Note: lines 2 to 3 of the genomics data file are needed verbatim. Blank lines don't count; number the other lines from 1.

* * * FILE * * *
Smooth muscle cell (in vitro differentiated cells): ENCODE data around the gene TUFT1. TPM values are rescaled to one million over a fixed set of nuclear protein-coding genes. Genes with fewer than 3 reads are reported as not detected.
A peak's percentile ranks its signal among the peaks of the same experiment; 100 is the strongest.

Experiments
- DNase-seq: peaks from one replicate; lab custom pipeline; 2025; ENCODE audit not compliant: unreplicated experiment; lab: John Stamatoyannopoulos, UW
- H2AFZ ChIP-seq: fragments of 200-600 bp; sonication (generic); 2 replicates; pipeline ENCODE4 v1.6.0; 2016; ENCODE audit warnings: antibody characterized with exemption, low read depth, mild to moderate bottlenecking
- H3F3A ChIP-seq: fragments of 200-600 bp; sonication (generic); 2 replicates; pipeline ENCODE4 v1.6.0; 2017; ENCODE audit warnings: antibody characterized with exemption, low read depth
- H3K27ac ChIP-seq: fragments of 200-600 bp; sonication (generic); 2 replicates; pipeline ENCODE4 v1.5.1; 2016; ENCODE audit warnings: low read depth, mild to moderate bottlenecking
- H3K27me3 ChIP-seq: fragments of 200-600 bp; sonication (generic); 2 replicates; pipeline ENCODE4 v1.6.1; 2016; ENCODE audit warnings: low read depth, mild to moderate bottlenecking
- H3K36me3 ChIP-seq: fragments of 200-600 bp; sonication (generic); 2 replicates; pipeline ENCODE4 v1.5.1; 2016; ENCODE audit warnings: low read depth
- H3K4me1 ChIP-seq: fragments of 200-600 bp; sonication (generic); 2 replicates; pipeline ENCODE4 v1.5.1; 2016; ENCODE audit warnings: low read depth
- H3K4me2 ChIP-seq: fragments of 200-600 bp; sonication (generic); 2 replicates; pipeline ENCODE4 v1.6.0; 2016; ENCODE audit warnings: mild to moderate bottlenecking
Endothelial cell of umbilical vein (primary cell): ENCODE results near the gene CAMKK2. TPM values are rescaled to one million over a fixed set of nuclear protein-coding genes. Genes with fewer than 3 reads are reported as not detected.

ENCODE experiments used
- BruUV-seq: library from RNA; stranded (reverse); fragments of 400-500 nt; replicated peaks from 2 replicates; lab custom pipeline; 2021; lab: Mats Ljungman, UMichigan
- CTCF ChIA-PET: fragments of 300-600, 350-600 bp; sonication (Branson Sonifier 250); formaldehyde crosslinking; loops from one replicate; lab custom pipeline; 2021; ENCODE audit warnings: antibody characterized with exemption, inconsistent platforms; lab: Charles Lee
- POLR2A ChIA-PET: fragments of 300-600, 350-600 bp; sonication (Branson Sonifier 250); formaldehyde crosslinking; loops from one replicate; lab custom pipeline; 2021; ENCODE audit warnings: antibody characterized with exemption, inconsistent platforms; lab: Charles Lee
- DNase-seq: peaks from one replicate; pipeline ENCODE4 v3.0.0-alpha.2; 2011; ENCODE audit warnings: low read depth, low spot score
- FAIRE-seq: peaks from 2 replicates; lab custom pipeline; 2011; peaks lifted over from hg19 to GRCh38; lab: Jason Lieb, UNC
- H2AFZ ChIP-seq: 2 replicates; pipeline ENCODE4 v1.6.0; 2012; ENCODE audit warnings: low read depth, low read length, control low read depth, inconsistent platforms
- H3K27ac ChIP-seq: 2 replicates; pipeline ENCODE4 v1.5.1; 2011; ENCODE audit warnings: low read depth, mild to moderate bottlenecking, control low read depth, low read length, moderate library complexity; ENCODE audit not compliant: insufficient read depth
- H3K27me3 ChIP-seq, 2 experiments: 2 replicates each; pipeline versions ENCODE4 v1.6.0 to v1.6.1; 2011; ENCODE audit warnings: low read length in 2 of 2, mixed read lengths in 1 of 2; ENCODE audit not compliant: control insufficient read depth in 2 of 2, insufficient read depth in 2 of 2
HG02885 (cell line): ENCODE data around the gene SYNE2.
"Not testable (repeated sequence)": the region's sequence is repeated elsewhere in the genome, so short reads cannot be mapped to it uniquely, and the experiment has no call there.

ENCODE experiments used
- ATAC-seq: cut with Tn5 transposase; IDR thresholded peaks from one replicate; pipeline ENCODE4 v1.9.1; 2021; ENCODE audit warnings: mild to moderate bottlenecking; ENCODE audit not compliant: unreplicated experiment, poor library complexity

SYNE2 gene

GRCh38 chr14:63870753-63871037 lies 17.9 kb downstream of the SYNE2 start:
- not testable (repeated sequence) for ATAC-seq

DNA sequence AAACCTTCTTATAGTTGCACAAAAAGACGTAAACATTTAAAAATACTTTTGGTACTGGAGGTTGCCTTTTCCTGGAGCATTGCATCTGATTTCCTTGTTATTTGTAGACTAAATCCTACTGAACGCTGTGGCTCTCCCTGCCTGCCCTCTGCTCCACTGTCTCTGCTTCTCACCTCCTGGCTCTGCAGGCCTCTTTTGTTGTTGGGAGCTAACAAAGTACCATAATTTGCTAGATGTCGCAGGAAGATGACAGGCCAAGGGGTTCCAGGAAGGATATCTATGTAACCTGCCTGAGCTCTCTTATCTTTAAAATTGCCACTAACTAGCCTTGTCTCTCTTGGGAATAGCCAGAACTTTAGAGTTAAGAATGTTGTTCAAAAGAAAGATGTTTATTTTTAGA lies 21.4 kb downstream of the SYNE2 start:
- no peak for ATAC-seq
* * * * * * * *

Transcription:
A peak's percentile ranks its signal among the peaks of the same experiment; 100 is the strongest.

Experiments